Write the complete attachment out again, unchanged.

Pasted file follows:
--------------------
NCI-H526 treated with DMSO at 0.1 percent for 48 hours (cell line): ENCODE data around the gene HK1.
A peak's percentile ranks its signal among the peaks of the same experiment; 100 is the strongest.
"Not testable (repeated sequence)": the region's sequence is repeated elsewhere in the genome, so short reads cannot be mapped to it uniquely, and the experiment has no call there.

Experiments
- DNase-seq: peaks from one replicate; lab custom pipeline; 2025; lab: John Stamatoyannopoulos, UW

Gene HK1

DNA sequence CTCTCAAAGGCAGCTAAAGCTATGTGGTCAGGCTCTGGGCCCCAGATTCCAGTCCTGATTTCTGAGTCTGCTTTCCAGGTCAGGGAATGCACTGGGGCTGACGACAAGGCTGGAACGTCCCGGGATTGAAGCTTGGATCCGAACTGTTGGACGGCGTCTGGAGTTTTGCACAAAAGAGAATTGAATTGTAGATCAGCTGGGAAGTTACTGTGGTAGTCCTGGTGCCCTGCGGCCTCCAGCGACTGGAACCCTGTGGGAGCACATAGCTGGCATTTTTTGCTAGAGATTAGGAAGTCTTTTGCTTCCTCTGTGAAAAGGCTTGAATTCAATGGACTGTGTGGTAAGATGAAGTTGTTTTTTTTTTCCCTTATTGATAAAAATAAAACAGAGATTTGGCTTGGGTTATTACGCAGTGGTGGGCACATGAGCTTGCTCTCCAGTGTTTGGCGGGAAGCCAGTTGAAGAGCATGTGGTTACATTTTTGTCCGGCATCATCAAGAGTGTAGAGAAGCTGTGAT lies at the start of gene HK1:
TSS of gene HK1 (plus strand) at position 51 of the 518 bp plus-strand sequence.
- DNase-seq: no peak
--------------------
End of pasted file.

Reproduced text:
NCI-H526 treated with DMSO at 0.1 percent for 48 hours (cell line): ENCODE data around the gene HK1.
A peak's percentile ranks its signal among the peaks of the same experiment; 100 is the strongest.
"Not testable (repeated sequence)": the region's sequence is repeated elsewhere in the genome, so short reads cannot be mapped to it uniquely, and the experiment has no call there.

Experiments
- DNase-seq: peaks from one replicate; lab custom pipeline; 2025; lab: John Stamatoyannopoulos, UW

Gene HK1

DNA sequence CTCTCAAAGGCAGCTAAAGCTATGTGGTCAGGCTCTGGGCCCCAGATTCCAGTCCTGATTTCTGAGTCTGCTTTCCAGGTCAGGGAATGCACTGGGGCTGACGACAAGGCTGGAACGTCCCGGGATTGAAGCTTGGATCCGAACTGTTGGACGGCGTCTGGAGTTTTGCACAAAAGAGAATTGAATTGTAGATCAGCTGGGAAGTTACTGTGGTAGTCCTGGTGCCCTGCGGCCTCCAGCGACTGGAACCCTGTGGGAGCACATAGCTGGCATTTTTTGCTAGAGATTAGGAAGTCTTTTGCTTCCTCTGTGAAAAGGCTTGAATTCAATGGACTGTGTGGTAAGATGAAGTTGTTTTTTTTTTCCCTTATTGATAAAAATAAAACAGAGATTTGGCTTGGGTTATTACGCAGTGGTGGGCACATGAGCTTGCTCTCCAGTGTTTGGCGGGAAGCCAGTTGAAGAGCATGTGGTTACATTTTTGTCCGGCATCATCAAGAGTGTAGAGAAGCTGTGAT lies at the start of gene HK1:
TSS of gene HK1 (plus strand) at position 51 of the 518 bp plus-strand sequence.
- DNase-seq: no peak